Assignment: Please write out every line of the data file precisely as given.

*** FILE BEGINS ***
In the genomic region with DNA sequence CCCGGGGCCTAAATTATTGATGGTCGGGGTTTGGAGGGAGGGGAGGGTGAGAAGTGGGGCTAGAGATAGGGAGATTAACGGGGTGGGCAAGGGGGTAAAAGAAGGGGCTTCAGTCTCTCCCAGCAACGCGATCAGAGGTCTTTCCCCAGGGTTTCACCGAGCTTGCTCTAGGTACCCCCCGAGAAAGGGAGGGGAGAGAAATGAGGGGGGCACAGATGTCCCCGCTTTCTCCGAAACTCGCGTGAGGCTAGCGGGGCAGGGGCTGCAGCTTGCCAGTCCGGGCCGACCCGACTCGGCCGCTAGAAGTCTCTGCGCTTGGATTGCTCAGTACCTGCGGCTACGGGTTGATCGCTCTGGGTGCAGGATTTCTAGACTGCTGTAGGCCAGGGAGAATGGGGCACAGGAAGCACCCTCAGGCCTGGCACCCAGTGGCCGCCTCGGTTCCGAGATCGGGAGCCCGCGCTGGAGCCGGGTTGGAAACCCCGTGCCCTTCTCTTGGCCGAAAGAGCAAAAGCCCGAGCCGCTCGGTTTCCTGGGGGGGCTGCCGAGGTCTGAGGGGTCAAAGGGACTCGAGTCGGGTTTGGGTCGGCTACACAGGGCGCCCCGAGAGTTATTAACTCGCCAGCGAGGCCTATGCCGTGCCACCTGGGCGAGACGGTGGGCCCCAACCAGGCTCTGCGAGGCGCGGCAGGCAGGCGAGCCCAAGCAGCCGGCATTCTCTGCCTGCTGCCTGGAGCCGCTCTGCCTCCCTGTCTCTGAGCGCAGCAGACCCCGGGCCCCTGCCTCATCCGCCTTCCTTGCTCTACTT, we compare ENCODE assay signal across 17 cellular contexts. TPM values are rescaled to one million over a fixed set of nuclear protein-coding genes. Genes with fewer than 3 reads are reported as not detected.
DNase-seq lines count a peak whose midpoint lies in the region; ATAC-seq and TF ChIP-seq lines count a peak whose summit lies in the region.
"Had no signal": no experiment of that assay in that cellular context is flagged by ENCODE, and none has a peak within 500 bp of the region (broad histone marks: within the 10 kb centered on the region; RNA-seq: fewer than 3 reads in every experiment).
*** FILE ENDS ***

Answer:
In the genomic region with DNA sequence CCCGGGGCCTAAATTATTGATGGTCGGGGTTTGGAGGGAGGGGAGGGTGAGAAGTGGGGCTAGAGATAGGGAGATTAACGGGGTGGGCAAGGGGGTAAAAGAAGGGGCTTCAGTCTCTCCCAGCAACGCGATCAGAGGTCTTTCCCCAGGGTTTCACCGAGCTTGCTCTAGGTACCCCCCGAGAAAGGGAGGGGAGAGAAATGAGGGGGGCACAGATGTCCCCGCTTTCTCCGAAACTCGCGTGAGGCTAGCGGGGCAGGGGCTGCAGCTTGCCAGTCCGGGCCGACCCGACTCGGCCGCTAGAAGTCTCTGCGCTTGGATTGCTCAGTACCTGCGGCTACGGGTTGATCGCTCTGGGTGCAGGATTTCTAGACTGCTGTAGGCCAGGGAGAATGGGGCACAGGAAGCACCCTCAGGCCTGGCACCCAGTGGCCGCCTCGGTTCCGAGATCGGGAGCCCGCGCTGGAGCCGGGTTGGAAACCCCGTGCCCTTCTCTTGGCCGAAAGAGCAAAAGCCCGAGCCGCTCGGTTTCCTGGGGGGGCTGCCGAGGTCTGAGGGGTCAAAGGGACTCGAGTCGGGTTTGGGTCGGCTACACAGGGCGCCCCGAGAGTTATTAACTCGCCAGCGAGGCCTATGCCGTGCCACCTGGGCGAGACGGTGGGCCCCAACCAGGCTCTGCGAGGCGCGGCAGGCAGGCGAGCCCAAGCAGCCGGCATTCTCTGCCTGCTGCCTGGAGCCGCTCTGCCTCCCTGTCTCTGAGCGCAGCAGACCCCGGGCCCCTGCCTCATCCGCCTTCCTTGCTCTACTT, we compare ENCODE assay signal across 17 cellular contexts. TPM values are rescaled to one million over a fixed set of nuclear protein-coding genes. Genes with fewer than 3 reads are reported as not detected.
DNase-seq lines count a peak whose midpoint lies in the region; ATAC-seq and TF ChIP-seq lines count a peak whose summit lies in the region.
"Had no signal": no experiment of that assay in that cellular context is flagged by ENCODE, and none has a peak within 500 bp of the region (broad histone marks: within the 10 kb centered on the region; RNA-seq: fewer than 3 reads in every experiment).